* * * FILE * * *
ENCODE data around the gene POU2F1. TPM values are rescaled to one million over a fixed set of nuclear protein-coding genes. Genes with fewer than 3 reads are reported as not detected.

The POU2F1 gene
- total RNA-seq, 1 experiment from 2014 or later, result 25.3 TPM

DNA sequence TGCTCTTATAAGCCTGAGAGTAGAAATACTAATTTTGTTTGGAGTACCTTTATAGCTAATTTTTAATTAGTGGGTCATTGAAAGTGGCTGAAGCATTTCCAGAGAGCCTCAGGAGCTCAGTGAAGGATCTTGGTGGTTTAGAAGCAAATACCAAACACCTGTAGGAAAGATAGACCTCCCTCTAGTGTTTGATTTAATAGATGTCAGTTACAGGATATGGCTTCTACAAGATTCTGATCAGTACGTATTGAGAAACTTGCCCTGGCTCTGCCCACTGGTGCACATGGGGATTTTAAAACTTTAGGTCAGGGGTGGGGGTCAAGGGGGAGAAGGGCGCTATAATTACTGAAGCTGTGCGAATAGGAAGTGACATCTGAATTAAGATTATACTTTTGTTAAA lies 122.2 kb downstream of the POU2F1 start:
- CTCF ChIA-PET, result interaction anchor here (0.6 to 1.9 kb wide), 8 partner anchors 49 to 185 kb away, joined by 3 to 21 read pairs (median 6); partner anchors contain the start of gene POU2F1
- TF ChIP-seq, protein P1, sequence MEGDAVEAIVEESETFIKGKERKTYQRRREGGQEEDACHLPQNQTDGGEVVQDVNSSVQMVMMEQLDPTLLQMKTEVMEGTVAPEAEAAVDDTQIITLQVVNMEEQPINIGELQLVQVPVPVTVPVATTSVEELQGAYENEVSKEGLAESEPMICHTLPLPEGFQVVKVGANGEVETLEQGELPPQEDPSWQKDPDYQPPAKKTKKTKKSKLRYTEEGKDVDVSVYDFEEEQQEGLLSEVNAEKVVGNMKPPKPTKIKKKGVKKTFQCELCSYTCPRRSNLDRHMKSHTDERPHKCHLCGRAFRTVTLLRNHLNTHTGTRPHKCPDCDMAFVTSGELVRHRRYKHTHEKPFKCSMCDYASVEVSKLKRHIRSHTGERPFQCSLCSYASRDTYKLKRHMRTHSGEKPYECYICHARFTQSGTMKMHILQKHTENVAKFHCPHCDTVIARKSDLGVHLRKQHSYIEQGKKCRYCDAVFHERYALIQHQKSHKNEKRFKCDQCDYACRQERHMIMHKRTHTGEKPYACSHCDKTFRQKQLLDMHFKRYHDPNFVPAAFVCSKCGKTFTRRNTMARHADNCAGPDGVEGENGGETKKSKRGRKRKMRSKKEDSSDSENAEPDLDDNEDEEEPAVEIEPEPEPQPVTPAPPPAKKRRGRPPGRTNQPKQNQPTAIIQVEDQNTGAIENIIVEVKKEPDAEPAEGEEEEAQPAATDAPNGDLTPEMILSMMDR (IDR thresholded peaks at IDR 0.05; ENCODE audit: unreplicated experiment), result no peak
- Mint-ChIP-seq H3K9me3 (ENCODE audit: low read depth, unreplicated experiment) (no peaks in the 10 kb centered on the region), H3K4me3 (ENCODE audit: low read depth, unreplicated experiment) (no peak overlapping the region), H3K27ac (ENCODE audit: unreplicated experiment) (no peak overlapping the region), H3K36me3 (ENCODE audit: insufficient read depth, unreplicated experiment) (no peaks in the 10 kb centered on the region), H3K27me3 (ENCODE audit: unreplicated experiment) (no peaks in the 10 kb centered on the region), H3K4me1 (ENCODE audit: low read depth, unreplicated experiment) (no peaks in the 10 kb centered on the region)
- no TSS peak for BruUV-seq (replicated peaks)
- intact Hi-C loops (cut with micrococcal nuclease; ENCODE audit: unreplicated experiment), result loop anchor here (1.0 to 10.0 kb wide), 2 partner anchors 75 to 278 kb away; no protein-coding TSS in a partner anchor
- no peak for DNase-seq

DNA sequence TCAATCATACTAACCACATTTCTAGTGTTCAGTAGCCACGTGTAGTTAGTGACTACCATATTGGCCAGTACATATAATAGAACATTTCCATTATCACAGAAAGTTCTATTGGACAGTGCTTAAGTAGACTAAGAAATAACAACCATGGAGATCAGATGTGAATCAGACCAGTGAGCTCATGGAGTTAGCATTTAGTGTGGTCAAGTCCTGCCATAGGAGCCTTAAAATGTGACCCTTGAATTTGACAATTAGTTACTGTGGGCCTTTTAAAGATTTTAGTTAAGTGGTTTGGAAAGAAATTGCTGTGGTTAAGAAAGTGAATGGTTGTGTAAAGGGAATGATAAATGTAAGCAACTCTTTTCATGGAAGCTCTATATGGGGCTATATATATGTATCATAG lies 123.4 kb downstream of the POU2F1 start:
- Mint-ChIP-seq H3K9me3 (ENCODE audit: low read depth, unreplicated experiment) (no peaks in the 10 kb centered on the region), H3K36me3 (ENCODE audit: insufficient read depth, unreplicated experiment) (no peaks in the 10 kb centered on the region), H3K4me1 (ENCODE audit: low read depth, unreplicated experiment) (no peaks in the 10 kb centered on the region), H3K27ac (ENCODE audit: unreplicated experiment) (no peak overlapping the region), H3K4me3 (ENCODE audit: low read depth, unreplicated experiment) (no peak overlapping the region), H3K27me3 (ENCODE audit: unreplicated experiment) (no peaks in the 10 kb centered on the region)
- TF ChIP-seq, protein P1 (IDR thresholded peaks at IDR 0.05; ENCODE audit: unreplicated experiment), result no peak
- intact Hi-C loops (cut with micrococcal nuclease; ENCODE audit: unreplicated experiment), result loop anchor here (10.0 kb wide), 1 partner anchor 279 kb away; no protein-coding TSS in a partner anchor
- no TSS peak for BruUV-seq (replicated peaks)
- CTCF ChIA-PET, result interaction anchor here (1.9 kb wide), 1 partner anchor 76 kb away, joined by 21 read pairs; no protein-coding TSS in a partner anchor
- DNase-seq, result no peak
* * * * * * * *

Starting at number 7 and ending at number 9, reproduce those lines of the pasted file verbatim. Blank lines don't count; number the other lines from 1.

- Mint-ChIP-seq H3K9me3 (ENCODE audit: low read depth, unreplicated experiment) (no peaks in the 10 kb centered on the region), H3K4me3 (ENCODE audit: low read depth, unreplicated experiment) (no peak overlapping the region), H3K27ac (ENCODE audit: unreplicated experiment) (no peak overlapping the region), H3K36me3 (ENCODE audit: insufficient read depth, unreplicated experiment) (no peaks in the 10 kb centered on the region), H3K27me3 (ENCODE audit: unreplicated experiment) (no peaks in the 10 kb centered on the region), H3K4me1 (ENCODE audit: low read depth, unreplicated experiment) (no peaks in the 10 kb centered on the region)
- no TSS peak for BruUV-seq (replicated peaks)
- intact Hi-C loops (cut with micrococcal nuclease; ENCODE audit: unreplicated experiment), result loop anchor here (1.0 to 10.0 kb wide), 2 partner anchors 75 to 278 kb away; no protein-coding TSS in a partner anchor